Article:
A lawsuit filed in May 2010 by Stellat’en First Nation against the provincial government for lack of consultation on the Endako Mine expansion has been dismissed.
The Supreme Court of British Columbia dismissed the Stellat’en First Nation claim the British Columbia Ministry of Energy, Mines and Petroleum Resources did not adequately consult with the First Nation regarding the Endako Mine expansion project.
Thompson Creek owns 75 per cent of the Endako Mine, and was named in the lawsuit as one of the parties involved.
The Supreme Court ruled the government did fulfill its duty to consult the Stellat’en First Nation.
Thompson Creek Inc. reaffirmed its commitment to properly consult First Nations regarding the Endako expansion project.
“We are extremely pleased with the court’s decision and remain fully committed to appropriate consultation and building positive relationships with First Nations regarding the expansion project and all of our Canadian operations and projects,” said Kevin Loughrey, Chairman and Chief Executive Officer.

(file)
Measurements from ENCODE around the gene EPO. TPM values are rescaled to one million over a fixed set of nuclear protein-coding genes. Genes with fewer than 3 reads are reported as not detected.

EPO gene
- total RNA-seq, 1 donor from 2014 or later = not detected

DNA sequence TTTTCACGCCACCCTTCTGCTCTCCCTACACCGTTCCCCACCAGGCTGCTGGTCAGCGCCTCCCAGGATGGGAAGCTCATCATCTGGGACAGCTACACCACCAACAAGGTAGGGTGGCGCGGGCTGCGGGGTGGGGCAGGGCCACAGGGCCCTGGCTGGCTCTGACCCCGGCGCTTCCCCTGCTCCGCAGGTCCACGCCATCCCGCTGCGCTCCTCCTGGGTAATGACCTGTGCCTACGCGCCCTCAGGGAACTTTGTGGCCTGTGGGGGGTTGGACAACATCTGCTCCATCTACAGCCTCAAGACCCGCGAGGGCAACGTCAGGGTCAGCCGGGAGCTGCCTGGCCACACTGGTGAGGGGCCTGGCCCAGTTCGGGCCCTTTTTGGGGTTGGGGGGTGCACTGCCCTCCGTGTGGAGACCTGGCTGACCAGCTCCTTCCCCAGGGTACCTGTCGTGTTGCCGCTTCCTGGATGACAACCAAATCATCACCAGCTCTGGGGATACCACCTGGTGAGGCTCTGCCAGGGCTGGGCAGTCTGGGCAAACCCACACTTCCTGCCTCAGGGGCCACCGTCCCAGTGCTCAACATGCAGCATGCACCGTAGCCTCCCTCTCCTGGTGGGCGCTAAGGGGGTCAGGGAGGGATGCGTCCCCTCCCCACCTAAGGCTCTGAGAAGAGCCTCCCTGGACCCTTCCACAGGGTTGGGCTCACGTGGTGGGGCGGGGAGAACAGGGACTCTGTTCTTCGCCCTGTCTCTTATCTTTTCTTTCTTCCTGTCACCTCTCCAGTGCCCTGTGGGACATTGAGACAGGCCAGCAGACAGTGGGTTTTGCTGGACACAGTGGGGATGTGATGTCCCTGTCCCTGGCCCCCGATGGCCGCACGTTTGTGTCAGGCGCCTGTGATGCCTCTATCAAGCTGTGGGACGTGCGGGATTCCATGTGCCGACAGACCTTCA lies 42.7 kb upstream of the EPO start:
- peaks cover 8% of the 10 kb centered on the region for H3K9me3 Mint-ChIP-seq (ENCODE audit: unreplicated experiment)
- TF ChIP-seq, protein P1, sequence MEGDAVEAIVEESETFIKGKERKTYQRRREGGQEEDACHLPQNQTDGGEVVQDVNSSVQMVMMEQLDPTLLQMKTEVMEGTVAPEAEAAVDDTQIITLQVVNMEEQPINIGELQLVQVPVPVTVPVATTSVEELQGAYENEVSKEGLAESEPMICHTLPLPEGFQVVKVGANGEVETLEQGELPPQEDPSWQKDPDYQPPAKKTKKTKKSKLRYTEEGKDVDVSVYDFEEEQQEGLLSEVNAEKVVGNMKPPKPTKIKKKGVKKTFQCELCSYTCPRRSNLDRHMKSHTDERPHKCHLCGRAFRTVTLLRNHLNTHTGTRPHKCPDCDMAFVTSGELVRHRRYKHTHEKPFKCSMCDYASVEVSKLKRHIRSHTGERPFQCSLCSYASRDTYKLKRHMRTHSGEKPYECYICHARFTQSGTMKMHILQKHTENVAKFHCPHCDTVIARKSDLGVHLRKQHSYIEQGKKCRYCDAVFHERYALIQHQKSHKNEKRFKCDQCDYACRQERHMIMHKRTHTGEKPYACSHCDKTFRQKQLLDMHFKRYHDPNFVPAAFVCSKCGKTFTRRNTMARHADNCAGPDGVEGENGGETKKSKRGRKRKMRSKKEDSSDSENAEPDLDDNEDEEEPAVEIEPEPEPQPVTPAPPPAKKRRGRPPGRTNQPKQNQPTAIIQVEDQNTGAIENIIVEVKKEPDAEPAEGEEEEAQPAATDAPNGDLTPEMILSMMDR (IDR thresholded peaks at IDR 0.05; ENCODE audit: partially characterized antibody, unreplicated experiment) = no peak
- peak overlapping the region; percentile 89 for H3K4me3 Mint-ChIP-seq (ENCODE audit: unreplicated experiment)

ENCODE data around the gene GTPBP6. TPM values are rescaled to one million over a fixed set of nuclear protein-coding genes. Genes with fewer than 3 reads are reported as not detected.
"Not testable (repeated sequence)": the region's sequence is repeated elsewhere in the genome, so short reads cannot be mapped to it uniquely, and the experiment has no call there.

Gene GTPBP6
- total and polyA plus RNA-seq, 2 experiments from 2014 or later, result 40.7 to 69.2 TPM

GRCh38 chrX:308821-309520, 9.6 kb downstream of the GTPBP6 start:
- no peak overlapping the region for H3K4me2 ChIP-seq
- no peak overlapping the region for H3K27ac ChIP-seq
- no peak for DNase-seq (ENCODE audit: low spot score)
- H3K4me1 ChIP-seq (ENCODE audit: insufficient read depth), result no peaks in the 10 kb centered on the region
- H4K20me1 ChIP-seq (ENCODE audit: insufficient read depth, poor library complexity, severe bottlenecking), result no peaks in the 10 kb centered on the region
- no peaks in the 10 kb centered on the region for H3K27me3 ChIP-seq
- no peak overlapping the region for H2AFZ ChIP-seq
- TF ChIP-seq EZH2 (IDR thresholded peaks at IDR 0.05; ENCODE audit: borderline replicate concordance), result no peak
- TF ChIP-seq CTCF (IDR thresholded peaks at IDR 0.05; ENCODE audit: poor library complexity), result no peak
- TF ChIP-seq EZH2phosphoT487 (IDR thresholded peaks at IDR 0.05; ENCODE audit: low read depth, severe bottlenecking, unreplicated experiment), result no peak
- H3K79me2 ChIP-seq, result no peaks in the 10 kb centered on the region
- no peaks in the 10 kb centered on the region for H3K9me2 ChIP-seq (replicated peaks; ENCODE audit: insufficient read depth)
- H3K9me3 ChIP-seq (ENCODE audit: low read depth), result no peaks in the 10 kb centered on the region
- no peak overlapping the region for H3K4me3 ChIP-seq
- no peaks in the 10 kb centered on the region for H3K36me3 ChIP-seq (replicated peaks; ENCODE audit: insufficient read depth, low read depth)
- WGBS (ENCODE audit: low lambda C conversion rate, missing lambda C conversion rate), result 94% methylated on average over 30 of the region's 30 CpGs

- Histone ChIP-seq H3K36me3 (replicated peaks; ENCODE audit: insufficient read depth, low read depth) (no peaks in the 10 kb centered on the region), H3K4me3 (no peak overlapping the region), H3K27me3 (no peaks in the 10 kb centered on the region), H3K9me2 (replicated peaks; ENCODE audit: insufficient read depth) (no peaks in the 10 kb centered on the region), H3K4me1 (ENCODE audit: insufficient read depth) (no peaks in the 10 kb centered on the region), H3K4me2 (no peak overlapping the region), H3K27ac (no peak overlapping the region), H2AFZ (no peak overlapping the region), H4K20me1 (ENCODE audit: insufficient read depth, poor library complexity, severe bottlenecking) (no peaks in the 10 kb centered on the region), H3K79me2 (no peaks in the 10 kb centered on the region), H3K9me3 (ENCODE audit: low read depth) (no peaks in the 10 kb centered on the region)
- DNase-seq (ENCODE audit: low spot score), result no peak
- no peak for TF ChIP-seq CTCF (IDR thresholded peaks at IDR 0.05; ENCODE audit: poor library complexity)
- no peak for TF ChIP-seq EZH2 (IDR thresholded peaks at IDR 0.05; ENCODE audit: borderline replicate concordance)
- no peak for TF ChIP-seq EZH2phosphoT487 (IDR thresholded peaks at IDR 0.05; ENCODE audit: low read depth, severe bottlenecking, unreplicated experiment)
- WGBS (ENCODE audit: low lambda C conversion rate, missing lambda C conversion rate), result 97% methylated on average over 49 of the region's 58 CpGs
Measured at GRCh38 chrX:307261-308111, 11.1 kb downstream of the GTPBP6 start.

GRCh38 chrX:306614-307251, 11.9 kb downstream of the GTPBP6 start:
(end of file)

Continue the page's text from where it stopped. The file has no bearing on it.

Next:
Nak’azdli was in negotiations with Thompson Creek regarding the Mt. Milligan Mine, which is being built within Nak’azdli traditional territory.
Nak’azdli Band Councillor Rosemarie Sam expressed some disappointment with the progress of talks with Thompson Creek.
“Nothing’s really going on,” said Sam. “The company pretty much said ‘take it or leave it’ and that’s not really meaningful negotiations.”
Three days after the announcement the Stellat’en lawsuit was dropped, Thompson Creek also announced its second quarter revenue was up 28.6 per cent to over $190 million from the second quarter of 2010, in which earnings were $148 million.
Thompson Creek, in addition to developing the Mt. Milligan Mine north of Fort St. James, also owns a molybdenum mine in Idaho, a metallurgical facility in Pennsylvania, and 75 per cent of the Endako Mine, near Fraser Lake.